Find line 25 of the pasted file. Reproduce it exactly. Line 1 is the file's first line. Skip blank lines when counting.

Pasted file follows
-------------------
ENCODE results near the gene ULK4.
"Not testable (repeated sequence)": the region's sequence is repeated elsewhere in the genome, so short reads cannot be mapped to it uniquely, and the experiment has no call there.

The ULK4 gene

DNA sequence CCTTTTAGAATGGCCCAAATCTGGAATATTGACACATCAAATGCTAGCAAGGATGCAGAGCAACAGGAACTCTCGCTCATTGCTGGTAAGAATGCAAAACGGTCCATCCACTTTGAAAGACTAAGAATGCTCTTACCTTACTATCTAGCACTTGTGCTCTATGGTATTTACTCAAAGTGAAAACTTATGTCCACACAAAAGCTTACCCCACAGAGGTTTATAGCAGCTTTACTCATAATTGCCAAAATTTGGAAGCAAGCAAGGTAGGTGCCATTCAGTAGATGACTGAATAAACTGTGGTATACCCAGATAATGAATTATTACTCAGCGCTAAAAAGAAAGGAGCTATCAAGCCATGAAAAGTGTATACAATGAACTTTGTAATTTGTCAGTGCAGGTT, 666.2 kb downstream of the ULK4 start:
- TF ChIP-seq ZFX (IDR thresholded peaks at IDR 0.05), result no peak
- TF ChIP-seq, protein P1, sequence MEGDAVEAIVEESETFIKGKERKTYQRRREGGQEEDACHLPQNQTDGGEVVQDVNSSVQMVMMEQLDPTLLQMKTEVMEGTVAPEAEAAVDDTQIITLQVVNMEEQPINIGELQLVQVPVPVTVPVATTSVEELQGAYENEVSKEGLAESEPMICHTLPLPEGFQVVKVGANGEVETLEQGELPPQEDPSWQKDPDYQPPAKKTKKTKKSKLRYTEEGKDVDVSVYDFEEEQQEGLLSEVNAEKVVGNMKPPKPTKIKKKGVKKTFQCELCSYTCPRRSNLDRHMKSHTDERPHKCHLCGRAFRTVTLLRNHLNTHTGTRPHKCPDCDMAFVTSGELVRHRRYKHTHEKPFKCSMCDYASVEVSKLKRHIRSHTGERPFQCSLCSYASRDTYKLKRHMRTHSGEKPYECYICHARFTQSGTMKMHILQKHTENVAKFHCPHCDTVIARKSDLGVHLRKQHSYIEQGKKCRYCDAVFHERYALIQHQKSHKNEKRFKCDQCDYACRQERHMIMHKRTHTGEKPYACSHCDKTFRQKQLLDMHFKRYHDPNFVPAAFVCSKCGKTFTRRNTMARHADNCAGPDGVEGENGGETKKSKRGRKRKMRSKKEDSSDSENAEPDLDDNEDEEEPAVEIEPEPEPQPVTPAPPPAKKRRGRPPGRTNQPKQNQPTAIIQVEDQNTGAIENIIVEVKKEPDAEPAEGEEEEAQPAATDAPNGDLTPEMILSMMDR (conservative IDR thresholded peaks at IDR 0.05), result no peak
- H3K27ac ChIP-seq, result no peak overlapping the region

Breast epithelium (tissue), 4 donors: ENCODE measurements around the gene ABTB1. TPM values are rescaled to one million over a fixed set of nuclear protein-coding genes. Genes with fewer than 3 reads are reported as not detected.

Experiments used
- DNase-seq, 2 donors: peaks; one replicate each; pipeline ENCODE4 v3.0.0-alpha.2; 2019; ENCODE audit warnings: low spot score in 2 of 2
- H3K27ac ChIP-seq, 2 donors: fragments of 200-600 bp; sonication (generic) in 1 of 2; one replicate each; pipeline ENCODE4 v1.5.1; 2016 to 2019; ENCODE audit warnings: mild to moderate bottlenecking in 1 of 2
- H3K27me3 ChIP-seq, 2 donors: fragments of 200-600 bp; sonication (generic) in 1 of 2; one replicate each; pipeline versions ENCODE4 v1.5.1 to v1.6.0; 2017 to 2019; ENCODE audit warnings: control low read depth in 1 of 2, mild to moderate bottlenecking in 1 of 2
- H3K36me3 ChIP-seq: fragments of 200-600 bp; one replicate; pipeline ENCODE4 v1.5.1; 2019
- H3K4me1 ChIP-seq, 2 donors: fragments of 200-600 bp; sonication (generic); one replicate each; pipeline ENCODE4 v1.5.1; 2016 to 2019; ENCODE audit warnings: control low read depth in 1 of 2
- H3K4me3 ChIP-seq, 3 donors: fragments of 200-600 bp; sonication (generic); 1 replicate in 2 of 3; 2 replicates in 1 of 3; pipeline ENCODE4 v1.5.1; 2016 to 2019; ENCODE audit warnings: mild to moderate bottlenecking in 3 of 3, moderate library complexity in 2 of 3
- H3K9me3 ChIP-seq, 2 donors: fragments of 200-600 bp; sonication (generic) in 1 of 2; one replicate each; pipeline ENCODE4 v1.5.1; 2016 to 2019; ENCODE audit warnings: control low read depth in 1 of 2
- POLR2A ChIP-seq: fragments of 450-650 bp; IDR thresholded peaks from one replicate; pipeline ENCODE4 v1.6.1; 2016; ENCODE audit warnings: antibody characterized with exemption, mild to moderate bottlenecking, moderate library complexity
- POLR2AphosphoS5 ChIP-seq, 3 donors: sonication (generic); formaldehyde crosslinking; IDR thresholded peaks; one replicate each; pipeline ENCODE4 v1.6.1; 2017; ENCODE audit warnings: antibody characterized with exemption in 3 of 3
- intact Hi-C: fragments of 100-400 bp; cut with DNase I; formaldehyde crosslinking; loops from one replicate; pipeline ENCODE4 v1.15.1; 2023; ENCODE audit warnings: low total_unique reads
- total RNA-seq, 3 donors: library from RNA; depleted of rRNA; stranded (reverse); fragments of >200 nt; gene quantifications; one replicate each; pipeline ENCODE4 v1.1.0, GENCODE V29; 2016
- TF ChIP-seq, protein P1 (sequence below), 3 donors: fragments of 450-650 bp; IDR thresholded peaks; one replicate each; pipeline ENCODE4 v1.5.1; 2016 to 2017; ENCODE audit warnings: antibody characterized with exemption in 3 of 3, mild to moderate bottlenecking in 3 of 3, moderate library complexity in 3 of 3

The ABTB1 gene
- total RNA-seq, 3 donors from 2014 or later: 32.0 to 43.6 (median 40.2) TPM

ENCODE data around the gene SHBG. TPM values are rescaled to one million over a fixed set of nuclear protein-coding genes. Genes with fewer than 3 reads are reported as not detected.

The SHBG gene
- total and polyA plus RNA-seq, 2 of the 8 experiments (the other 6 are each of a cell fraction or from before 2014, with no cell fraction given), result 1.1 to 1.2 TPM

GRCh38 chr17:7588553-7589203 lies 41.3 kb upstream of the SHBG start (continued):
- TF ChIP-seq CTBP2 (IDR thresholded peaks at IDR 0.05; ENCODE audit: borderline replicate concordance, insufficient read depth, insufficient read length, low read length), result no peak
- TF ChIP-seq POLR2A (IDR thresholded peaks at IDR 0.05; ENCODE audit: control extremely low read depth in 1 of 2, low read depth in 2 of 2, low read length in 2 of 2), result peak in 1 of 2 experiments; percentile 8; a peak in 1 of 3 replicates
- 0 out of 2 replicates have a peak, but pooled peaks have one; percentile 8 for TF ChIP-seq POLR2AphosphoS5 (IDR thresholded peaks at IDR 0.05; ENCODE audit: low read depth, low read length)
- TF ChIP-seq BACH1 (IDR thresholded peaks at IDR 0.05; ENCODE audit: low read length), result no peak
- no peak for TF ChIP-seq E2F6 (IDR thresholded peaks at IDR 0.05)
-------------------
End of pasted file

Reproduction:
The SHBG gene